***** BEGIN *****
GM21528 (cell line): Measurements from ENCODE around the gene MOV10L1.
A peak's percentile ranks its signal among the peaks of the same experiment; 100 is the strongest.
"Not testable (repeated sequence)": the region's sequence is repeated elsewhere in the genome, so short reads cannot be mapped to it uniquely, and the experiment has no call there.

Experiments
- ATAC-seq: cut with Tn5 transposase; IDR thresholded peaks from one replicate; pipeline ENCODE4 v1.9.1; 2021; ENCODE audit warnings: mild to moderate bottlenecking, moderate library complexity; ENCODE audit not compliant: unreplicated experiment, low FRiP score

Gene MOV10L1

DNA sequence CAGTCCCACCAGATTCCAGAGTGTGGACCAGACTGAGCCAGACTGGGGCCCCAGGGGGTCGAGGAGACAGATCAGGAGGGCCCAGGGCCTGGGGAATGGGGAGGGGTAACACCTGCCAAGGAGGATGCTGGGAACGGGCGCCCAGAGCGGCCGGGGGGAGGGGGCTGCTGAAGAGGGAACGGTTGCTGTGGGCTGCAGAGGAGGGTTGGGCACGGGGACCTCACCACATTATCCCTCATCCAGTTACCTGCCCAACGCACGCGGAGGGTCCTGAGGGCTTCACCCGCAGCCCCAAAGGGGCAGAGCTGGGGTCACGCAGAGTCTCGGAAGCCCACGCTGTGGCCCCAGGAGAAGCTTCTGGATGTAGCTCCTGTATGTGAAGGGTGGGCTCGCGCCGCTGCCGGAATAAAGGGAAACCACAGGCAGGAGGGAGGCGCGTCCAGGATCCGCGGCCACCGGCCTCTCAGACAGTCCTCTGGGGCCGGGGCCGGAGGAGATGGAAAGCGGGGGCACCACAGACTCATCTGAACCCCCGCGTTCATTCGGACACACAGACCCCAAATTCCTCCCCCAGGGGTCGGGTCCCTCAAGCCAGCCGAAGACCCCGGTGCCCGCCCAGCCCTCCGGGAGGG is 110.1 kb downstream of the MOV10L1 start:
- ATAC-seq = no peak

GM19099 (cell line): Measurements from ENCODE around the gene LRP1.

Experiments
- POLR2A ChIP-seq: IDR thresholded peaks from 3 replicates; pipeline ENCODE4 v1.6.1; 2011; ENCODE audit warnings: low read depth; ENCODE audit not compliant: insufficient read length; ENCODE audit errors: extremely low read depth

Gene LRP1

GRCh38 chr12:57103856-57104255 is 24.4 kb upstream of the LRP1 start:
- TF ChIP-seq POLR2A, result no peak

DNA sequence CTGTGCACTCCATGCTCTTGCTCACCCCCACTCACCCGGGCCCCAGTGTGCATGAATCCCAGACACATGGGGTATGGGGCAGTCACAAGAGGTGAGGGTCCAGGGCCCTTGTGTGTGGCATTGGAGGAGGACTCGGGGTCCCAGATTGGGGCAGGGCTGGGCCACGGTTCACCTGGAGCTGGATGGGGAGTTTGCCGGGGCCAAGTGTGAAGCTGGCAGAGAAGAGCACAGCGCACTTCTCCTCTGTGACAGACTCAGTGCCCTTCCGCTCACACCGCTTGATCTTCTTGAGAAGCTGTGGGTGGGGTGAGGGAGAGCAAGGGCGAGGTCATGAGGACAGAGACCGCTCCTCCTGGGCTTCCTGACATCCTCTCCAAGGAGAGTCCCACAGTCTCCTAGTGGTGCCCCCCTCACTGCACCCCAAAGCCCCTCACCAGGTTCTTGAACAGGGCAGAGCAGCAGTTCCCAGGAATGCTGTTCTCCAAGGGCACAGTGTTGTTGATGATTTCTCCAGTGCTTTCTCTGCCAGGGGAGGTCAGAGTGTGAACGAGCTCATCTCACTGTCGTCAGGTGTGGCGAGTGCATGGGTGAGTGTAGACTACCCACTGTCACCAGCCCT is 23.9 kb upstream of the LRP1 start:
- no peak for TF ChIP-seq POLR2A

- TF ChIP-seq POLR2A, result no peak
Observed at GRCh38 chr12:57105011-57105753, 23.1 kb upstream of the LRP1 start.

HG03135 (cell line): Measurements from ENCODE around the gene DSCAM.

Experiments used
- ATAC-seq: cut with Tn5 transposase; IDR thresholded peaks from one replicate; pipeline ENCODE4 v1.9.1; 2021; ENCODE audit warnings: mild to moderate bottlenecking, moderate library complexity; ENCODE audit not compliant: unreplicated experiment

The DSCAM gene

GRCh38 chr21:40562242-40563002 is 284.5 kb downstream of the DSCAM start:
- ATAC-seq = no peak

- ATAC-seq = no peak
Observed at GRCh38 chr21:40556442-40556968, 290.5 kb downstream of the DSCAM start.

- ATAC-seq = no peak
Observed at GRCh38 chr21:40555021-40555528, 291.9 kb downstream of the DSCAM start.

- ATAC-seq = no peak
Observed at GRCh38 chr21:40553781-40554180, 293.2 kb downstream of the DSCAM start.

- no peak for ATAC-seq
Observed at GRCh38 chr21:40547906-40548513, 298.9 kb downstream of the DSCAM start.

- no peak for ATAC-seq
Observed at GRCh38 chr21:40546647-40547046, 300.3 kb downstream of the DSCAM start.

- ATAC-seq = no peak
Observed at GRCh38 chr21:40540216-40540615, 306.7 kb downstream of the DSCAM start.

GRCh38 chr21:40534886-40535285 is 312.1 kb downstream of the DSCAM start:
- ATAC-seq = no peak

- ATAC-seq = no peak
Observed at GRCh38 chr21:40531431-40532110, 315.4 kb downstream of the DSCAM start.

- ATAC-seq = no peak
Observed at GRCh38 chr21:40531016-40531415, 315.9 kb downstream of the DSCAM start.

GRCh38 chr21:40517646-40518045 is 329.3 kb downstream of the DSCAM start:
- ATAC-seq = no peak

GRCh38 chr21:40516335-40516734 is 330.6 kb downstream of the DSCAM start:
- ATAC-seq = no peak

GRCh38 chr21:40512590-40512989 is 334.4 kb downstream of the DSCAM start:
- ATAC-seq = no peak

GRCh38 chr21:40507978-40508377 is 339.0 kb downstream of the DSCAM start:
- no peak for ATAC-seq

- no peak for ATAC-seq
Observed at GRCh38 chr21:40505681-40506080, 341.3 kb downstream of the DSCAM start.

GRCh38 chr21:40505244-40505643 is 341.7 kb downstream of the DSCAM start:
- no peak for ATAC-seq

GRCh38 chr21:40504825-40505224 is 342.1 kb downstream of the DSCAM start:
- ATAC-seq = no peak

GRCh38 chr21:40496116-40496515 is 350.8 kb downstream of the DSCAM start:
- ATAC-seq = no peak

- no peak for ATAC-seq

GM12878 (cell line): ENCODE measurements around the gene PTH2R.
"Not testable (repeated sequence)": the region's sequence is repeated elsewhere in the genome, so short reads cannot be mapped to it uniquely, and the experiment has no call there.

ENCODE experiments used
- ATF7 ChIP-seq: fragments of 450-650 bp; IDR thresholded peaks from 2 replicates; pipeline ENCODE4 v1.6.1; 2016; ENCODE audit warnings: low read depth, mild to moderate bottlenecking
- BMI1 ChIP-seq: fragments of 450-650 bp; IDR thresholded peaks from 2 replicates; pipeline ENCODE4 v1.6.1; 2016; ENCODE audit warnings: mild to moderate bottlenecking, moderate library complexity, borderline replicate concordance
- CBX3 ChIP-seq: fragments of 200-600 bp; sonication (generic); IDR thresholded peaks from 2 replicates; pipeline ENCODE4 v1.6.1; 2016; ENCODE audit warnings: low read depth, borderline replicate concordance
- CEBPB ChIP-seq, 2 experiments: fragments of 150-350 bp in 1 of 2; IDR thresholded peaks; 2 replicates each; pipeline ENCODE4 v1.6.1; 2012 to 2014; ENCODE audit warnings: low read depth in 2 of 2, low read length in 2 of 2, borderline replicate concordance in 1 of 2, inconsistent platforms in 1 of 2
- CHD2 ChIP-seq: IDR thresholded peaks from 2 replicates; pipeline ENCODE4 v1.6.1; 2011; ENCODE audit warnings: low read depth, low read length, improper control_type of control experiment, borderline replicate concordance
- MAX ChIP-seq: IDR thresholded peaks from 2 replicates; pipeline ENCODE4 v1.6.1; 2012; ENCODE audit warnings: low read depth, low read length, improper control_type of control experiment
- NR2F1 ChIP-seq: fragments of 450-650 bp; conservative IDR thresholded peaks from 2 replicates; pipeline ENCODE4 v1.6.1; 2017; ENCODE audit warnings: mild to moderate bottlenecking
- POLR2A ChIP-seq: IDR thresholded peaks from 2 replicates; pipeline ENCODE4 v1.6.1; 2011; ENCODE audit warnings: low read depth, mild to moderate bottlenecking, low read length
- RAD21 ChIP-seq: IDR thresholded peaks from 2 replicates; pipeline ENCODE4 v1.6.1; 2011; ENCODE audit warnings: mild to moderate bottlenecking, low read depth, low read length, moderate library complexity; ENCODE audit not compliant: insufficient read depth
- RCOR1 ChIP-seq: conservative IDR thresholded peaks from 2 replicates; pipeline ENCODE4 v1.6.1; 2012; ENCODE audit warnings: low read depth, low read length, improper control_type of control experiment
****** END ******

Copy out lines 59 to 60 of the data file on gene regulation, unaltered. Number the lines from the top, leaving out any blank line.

- no peak for ATAC-seq

GM12878 (cell line): ENCODE measurements around the gene PTH2R.